Erik Jekabson

A Brand New Take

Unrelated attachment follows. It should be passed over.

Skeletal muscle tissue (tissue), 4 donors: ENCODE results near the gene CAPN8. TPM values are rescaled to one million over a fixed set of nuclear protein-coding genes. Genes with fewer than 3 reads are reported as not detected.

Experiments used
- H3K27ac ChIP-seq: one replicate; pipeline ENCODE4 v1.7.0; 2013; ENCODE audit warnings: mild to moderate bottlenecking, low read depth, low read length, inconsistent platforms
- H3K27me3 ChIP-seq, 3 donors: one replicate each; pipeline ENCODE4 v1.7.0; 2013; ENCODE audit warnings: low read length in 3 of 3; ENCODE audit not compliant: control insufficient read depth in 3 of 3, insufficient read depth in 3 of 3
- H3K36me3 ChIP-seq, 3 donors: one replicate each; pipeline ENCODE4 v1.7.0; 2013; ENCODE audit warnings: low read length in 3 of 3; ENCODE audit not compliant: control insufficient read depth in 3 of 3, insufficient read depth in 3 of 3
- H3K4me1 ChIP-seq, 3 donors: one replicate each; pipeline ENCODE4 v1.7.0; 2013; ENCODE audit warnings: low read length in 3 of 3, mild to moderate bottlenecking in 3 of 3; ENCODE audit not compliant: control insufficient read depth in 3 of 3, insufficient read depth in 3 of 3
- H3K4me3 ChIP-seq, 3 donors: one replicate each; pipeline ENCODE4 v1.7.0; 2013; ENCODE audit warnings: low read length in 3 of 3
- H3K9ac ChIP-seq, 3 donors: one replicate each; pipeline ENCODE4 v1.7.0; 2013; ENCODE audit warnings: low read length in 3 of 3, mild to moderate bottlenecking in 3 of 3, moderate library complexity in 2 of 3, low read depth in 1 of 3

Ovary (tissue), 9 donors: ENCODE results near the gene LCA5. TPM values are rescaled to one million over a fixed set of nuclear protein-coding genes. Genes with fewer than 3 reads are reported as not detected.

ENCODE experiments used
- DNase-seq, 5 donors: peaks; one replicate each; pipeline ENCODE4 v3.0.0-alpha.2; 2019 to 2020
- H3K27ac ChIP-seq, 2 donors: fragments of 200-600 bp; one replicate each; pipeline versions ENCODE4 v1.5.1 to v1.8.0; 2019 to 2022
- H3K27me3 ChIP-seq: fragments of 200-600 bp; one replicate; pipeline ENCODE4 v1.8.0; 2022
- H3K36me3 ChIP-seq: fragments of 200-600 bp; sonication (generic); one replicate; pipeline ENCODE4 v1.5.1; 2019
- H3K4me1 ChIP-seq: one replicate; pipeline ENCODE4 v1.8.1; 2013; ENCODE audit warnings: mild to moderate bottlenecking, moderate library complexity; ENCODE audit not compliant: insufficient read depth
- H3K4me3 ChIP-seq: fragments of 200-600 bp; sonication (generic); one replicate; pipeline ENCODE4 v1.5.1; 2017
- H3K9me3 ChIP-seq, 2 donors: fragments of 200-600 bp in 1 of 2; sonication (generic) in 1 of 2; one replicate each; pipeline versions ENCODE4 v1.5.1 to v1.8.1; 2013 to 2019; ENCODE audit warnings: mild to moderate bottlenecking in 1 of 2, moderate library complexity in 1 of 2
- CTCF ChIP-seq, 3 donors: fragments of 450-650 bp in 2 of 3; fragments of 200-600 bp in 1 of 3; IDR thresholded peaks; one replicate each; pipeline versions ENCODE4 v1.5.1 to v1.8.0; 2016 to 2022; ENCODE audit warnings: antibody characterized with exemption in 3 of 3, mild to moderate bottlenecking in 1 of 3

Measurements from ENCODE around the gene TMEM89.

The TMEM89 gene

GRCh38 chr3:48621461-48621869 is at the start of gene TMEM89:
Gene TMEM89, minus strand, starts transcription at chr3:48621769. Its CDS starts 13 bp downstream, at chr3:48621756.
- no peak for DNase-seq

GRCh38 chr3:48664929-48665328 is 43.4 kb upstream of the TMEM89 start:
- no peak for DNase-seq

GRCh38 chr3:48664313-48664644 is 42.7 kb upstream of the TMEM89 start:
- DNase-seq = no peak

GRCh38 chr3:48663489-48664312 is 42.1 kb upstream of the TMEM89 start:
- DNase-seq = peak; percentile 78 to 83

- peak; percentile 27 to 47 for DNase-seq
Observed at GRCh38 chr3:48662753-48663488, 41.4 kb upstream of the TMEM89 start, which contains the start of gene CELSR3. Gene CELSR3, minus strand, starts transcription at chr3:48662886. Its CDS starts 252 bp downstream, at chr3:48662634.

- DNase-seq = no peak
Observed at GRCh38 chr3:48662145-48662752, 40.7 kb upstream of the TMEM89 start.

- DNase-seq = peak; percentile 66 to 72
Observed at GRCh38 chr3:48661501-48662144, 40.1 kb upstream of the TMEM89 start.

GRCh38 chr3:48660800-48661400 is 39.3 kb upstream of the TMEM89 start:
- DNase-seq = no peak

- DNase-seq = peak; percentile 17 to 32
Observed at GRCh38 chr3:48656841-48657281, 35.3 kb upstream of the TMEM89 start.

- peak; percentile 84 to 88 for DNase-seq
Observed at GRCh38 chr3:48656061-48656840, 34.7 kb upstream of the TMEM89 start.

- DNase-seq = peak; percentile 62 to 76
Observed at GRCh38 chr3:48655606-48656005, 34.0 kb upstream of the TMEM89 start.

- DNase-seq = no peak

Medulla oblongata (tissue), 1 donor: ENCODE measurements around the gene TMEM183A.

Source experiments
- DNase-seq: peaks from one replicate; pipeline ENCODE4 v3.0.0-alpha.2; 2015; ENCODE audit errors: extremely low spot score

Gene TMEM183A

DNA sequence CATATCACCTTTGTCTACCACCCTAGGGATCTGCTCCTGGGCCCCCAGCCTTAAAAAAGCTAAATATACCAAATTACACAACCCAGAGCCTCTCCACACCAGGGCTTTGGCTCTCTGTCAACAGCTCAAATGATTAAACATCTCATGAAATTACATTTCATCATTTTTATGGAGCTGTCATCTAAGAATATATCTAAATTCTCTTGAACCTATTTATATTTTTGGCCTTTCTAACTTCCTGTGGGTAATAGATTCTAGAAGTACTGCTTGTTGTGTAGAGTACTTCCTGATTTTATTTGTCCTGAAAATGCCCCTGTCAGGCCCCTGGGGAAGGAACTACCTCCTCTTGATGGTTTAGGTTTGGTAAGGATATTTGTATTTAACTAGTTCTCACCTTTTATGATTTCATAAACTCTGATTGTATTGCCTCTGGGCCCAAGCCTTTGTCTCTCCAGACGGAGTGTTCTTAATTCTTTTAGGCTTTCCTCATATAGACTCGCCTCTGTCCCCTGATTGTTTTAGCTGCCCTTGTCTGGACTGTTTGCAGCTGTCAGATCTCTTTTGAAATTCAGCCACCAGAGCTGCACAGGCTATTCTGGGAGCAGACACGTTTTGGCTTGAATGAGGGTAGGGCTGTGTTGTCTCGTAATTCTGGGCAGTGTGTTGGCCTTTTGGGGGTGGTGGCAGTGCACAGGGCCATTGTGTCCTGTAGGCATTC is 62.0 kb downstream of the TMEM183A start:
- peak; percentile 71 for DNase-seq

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Over the last decade, trumpeter Erik Jekabson has established himself as one of the leading lights of post-bop jazz in the San Francisco area. A native of Berkeley, California, Jekabson studied jazz and classical composition, first at the Oberlin Conservatory, and later at the San Francisco Conservatory of Music. As a professional, he divides his time between performing and teaching in the Bay Area, including at the California Jazz Conservatory. While acoustic modern jazz is Jekabson's forte, his albums are anything but stylistically homogeneous, with forays into Latin rhythms, electric funk, and chamber string music. On his sophisticated 2016 effort, A Brand New Take, Jekabson takes a more streamlined (to borrow one of his song titles) approach to his robustly delivered, imaginatively arranged straight-ahead jazz. Joining Jekabson are his longtime associates saxophonist Kasey Knudsen, pianist Matt Clark, bassist John Wiitala, and drummer Hamir Atwal. Also featured are saxophonist Dave Ellis and trombonist John Gove. Together, they play a style of jazz that falls somewhere in between the expansive late-'60s work of trumpeter Kenny Dorham and the romantic '50s West Coast approach of Chet Baker. In fact, Jekabson tackles Baker's most closely associated standard, "My Funny Valentine." However, rather than playing the ballad like Baker did, he instead frames the yearning melody with a '70s-style electric piano and a funky, tango-sounding rhythmic figure. Later, Jekabson draws the connection more explicitly with the inclusion of his ruminative composition "Chettie." More ECM in tone than Pacific Jazz, the track is a perfect blend of Jekabson's influences, his lyrical trumpet lines set against a circular, Steve Reich-ian harmonic bed. Elsewhere, he takes a similarly unexpected approach, transforming Michael Jackson's classic "Thriller" into a propulsive, '70s-style jazz-funk number that's equal parts Herbie Hancock and Maynard Ferguson. Jekabson's other original tunes are equally engaging, with tracks like the buoyant opener "Streamlined," the noir-ish "Morning, Sunshine," and the jaunty title track showcasing his knack for inventive, warm acoustic jazz. There are even two classically tinged group improvisations in which Jekabson credits his bandmates as co-writers, a choice that backs up the notion that they were indeed improvised freely in the studio. Ultimately, this kind of creative largesse, backed up by Jekabson's holistic approach to the jazz tradition, helps makes A Brand New Take feel both comfortably familiar and utterly fresh.

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